Capitalism causes crises and economic downturns and their burden always falls on the vast majority of the population, the working class. Calls for re-regulation, managed capitalism, begs the question: re-regulate what? As demonstrated by history, the system of finance capitalism is intrinsically unstable. Under the guise of reviving a dysfunctional system all benefits continue to accrue to a tiny economic elite. This is why claims of substantive differences between Democrats and Republicans are so misguided. If you believe that what Wall Street does is Evil, then Obama’s service to Wall Street is Evil, and there is nothing Lesser about it.

Monday, October 22, 2012

For change - Now


“The oppressed are allowed once every few years to decide which particular representatives of the oppressing class are to represent and repress them.” - Karl Marx

 Voters are overwhelmingly dissatisfied with te current political system. They think corporations have too much power. Voters believe that billionaires and corporations have come to dominate our political process, and they think the President has very little ability to affect their economic future. They have a point - government by and for the wealthy.  Voters now doubt that any President can or will do very much to help them. A resounding majority of voters believe that neither candidate’s economic policies will help them. But they’re still pretty convinced the rich will benefit from them. Voters think that wealthy people are greedy and dishonest. The plutocracy usually wins, because it usually runs unopposed. Both parties push its policies and the public is left dissatisfied and voiceless.

If you are still harboring any illusions about the present American electoral process is a lever for change, forget it. Democracy has been bought and paid for.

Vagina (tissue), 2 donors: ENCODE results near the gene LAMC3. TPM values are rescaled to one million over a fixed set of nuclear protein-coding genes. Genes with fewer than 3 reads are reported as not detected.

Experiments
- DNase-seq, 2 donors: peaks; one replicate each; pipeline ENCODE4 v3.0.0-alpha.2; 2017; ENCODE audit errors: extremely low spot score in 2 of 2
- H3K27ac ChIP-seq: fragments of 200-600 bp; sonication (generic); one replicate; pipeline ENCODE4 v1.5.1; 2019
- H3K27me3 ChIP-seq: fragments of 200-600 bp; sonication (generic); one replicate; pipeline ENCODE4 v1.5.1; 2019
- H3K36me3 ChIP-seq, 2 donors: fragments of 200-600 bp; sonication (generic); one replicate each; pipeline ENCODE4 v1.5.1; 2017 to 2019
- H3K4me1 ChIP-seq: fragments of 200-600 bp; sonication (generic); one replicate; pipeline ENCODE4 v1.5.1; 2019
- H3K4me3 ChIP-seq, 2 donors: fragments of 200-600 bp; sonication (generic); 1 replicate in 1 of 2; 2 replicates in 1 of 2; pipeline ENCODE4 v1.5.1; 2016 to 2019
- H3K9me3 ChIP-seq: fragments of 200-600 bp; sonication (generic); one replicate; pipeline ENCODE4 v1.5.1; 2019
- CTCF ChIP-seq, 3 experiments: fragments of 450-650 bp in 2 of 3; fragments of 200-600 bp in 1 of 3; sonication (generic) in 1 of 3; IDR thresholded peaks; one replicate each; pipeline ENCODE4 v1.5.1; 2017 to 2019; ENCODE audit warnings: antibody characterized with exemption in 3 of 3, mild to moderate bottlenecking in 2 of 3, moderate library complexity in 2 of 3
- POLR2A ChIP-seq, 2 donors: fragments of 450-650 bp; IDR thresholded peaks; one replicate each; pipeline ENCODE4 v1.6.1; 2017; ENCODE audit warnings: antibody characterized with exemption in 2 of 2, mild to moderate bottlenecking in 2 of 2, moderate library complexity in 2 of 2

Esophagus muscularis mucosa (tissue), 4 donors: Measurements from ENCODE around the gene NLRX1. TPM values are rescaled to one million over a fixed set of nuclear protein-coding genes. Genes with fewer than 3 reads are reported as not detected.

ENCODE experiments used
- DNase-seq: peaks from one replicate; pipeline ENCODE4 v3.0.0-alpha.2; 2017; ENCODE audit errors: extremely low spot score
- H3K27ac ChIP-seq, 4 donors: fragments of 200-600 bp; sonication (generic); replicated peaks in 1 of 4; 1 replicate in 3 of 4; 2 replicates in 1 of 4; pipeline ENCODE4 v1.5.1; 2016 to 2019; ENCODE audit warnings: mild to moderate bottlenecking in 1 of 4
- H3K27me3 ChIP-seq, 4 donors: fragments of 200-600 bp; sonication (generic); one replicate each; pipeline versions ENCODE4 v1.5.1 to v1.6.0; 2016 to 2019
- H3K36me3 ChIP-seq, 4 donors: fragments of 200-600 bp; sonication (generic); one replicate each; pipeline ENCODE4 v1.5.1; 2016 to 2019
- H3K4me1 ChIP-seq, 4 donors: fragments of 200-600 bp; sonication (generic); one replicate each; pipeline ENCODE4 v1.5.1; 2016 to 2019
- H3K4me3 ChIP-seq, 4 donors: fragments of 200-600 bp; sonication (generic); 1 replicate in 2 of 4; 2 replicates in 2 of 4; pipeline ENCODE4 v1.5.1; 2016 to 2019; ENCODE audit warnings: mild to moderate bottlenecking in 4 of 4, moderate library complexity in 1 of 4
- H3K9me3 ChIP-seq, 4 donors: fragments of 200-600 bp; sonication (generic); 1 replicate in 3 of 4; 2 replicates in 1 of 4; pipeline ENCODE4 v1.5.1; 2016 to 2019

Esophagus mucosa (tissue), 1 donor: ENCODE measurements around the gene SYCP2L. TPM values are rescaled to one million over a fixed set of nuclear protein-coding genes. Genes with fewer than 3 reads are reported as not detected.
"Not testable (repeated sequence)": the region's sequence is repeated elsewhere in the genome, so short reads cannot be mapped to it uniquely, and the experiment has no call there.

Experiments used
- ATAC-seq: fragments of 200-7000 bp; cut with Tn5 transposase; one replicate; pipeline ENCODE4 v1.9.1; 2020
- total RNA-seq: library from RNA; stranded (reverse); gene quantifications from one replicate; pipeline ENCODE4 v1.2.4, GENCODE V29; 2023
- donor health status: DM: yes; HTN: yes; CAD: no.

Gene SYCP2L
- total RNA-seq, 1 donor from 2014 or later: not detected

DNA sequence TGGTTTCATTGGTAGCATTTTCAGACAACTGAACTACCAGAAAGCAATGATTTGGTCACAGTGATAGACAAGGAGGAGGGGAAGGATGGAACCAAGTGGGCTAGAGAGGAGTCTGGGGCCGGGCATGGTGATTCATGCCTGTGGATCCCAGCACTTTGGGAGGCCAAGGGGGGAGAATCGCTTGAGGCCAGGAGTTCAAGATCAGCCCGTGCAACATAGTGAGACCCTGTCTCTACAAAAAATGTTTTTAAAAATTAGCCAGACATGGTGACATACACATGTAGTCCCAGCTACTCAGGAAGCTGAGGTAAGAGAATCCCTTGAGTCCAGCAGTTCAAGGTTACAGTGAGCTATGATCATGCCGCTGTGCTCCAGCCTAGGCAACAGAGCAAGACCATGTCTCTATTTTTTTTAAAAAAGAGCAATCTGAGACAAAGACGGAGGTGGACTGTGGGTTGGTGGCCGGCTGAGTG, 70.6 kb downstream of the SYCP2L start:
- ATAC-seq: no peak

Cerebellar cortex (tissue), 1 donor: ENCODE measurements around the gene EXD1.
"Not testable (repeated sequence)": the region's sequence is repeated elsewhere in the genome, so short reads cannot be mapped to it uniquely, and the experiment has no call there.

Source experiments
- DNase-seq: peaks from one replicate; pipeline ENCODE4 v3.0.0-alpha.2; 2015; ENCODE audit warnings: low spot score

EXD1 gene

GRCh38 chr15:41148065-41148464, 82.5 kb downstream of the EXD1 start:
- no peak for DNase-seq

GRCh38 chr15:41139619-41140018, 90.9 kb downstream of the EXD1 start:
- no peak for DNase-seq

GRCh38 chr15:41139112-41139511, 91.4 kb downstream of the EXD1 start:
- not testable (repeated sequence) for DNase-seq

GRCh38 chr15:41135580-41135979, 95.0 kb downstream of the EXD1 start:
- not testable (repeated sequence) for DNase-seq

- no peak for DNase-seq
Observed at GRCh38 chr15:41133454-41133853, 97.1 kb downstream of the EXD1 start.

The lesser evil crowd are impervious to facts, immune to evidence, and unmoved by reality. The lesser evil crowd embraces reform because after all, change can't happen overnight. For those who genuinely care about the future of all life on the planet: Just how much time do you think we have?

Landlord benefits

The number of working households forced to rely on housing benefit since the recession began in 2008 has doubled – a trend that will lead to a million earners being dependent on welfare to keep a roof over their heads by the next election, according to a Home Truths study by the National Housing Federation.

 In May 2012 there were 903,440 working recipients of housing benefits – more than double the figure for November 2008 and a jump that signifies an alarming rise in in-work poverty. As private rents rise faster than wages, another 10,000 working people a month need housing benefit to afford their rent. By the next election, the study warns, 1.2 million "strivers" will only be able to stay in their homes through welfare payments.

The number of households in Britain is growing three times as fast as the number of homes being built. In England by 2018 the average weekly rent will be £245, up from today's £181, a leap of 35%.  By 2018 homes in England will cost on average £292,060, almost £60,000 more than today. The result is that increasingly even those in work will not be able to afford to live in a home without benefits.

An analysis of official statistics for Karen Buck, the Labour MP and a parliamentary expert on welfare, found that between 2011-12 and 2014-15 £35bn of housing benefit will be spent on private landlords, £13bn more than the previous three years.

Sunday, October 21, 2012

Galloway memories

"... If you are asking did I support the Soviet Union , yes I did. Yes, I did support the Soviet Union, and I think the disappearance of the Soviet Union is the biggest catastrophe of my life..." - George Galloway, the ex-Labour Party and now Respect MP.